The pronounced curvature of her lower body accords the figure with a sense of distilled movement, her elongated form and distinct lines emphasise her measured poise and deliberate elegance. Exuding sensuous and organic qualities, the panache of this female figure references the characteristic aura and rapturous energy of the indigenous figure that narrates intrigue, love, feminism, power and presence.

    It is suggested that this work is the artist's interpretation of Igbo feminine power which depicts the indigenous ideal of the supreme feminine force: She embodies the aspirations of the rising Nigerian nation, a representation of survival, nurture and growth. According to Igbo tradition, Ani was the earth goddess and the guardian of culture and morality, in effect, Enwonwu consigned the Nigerian nation's heritage to the protection of this Igbo earth goddess. The original commissioned sculpture, Anyanwu is also a representation of the earth goddess, yet the artist's use of the word "anyanwu" which means sun, references the Igbo practice of the venerating Great Spirit. Additionally, Anyanwu (the sun) was symbolic of the omnipresent eye of God. According to Igbo tradition, the earth goddess was considered the supreme maternal figure in Igbo cosmology and defined the elemental features of womanhood: a supreme and sublime force and beauty combined with lethality. This variation is a development based on similar principles and ideologies of feminine power and black mother symbolism represented in the original sculpture.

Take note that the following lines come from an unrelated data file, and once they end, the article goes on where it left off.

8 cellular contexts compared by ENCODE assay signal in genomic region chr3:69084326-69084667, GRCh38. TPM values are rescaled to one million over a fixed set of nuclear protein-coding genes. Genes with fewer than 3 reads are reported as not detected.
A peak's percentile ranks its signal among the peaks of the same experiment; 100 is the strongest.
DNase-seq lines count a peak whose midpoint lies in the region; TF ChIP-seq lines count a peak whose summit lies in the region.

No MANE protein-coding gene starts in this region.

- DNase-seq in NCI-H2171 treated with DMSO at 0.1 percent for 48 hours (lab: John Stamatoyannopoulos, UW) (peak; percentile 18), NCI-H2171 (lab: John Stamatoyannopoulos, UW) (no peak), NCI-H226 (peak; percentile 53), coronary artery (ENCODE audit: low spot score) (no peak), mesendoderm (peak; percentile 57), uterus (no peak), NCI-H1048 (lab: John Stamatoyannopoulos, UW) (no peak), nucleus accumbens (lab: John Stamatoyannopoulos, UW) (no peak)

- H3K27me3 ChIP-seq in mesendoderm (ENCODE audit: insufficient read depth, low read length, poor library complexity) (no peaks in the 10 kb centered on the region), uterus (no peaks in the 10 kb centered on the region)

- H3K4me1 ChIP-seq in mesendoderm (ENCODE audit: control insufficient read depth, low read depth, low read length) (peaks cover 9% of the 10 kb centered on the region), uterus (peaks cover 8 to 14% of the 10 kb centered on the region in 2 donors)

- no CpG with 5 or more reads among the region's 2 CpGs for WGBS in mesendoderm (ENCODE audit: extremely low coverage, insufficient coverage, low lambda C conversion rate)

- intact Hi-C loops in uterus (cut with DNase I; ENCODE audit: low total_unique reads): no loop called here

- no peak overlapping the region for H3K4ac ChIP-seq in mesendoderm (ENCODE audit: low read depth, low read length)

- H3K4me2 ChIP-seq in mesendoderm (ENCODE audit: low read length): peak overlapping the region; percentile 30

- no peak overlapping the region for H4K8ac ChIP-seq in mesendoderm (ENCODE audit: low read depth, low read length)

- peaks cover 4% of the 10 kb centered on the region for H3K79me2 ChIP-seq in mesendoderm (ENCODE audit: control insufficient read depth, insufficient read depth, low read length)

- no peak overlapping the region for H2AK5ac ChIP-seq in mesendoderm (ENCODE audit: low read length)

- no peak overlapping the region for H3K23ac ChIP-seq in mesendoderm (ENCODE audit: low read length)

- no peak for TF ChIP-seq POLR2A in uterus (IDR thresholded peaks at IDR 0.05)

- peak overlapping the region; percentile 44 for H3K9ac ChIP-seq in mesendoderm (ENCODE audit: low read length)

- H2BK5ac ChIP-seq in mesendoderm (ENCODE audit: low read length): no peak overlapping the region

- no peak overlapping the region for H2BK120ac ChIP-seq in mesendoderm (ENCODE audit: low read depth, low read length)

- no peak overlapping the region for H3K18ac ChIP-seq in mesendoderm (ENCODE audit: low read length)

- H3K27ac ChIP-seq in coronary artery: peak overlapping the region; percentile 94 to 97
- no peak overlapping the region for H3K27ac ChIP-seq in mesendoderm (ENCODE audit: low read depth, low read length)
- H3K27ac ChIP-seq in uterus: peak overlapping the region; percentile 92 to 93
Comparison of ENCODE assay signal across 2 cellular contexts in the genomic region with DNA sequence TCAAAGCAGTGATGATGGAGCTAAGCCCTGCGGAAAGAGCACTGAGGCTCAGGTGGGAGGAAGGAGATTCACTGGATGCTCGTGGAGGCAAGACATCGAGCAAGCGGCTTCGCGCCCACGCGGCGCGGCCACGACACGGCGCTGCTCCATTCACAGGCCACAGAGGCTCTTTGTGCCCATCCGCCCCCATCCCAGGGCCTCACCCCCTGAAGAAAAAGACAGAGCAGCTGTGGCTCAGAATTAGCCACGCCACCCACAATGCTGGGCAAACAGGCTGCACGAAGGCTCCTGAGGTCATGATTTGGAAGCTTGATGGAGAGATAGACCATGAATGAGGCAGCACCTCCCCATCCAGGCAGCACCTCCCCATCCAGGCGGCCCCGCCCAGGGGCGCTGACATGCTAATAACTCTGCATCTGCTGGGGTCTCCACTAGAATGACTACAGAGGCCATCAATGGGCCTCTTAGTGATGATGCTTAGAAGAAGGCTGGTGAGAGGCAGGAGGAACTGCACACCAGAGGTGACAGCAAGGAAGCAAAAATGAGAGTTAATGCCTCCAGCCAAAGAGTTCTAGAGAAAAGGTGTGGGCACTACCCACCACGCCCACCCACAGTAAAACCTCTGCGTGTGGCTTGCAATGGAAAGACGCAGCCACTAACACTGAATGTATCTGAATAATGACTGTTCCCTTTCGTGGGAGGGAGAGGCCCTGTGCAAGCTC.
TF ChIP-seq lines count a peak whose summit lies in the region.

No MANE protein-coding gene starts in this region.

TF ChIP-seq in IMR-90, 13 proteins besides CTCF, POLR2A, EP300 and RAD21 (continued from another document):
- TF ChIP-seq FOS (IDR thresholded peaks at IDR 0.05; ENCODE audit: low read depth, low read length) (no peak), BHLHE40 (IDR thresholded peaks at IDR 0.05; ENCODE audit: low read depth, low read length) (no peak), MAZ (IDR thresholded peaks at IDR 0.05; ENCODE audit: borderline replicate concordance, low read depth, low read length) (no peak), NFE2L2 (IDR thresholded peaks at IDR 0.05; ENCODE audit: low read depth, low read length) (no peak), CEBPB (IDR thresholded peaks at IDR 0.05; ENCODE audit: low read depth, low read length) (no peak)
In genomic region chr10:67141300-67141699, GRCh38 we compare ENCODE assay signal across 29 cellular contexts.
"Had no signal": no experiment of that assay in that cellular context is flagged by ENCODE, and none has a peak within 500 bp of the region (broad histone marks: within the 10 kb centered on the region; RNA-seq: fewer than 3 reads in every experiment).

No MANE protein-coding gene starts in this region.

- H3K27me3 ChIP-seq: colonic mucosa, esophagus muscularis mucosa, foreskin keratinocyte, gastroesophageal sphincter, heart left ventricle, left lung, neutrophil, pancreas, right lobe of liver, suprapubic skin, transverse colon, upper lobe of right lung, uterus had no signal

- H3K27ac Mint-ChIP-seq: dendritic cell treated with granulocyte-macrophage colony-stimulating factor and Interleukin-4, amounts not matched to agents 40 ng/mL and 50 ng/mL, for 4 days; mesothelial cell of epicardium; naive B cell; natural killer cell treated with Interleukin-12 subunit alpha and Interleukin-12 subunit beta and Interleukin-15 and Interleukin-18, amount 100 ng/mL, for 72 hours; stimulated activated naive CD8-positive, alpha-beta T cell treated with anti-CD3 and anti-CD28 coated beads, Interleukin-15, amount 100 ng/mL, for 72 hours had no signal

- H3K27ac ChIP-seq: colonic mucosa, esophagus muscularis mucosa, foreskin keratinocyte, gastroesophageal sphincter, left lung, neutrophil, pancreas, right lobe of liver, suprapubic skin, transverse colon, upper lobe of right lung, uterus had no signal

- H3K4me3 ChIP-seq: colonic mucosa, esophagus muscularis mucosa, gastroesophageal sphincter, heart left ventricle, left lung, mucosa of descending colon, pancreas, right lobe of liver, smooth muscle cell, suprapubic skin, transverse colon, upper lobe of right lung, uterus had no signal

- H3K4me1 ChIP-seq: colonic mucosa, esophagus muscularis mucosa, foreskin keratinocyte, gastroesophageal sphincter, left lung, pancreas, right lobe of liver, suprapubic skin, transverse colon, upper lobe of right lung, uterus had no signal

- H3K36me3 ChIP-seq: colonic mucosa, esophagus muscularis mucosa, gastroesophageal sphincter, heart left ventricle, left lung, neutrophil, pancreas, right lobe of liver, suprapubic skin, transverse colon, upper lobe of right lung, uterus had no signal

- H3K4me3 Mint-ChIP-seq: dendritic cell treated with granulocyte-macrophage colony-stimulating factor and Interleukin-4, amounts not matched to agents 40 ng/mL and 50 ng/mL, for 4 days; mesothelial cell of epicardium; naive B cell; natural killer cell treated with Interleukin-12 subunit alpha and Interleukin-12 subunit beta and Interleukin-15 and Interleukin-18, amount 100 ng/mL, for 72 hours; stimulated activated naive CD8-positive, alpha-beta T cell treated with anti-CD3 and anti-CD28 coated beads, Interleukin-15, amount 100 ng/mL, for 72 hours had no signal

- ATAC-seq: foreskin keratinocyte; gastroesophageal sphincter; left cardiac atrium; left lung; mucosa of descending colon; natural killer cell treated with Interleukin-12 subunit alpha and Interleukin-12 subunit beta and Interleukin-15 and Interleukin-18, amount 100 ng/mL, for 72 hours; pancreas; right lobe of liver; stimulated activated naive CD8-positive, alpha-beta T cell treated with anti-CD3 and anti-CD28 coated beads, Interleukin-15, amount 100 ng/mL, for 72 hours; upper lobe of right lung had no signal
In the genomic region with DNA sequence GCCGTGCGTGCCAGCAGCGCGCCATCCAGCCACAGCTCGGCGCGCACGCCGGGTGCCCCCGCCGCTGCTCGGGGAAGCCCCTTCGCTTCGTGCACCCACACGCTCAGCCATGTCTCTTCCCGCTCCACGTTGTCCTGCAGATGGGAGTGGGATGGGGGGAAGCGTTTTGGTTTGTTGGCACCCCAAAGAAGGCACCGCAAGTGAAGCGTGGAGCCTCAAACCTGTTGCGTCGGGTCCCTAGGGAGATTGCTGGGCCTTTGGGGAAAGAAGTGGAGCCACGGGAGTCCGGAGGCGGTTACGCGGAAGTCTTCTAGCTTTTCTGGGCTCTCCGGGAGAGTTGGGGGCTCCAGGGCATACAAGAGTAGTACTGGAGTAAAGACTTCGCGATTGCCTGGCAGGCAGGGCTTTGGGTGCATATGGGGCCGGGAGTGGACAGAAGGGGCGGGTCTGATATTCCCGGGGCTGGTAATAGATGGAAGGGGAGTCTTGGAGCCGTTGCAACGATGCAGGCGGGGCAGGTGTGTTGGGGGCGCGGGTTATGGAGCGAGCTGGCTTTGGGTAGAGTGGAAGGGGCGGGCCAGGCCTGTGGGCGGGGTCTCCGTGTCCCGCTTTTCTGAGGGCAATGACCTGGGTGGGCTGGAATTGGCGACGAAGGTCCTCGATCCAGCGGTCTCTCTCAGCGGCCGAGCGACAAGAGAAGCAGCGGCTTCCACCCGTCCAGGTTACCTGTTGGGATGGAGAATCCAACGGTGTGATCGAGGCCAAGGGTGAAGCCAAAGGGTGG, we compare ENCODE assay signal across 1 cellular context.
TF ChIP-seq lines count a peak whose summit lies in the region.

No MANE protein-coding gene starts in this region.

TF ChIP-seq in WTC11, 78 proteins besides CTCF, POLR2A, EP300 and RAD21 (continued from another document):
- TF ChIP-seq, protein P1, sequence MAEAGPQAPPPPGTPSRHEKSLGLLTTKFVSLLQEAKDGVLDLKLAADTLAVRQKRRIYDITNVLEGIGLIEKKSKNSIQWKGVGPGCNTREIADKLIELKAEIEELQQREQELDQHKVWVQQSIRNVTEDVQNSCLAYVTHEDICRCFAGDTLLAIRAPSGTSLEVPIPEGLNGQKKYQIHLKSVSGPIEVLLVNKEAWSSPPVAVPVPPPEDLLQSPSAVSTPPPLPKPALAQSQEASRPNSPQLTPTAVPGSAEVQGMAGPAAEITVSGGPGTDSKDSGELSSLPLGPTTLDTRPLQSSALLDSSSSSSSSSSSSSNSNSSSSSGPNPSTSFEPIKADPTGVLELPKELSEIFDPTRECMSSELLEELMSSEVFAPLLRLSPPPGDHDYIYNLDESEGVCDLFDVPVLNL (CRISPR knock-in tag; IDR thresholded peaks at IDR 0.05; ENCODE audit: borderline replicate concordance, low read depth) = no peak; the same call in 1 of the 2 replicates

This work was part of the collection of the late Alhaji Sule Kolo, a prominent official in the Nigerian Civil service. Shortly after his appointment as Permanent Secretary in the Federal Ministry of Defence, Kolo was made the Nigerian Representative to the United Nations in Geneva in 1966. In 1969, he moved to London having accepted the position of Nigerian High Commissioner to the UK and Ambassador to Ireland. It was during this time that Mr. Kolo's old and dear friend, Ben Enwonwu gifted the sculpture to him. Mr. Kolo was an active member in the Royal Society of Arts and participated in the development of African aesthetic in the global discourse.

    O. Offoedu-Okeke, Artists of Nigeria, (Milan, 2012), pp.48-49.
    S. Okwunodu Ogbechie, Ben Enwonwu: The Making of an African Modernist, (Rochester, 2008), pp.125-130.

Saleroom notices

  • Please note Provenance should read: Gifted from the artist to the late High Commissioner of Nigeria, Alhaji Sule Kolo. Thence by descent to present owner. The medium is polished bronze and not gilt bronze as stated in the catalogue.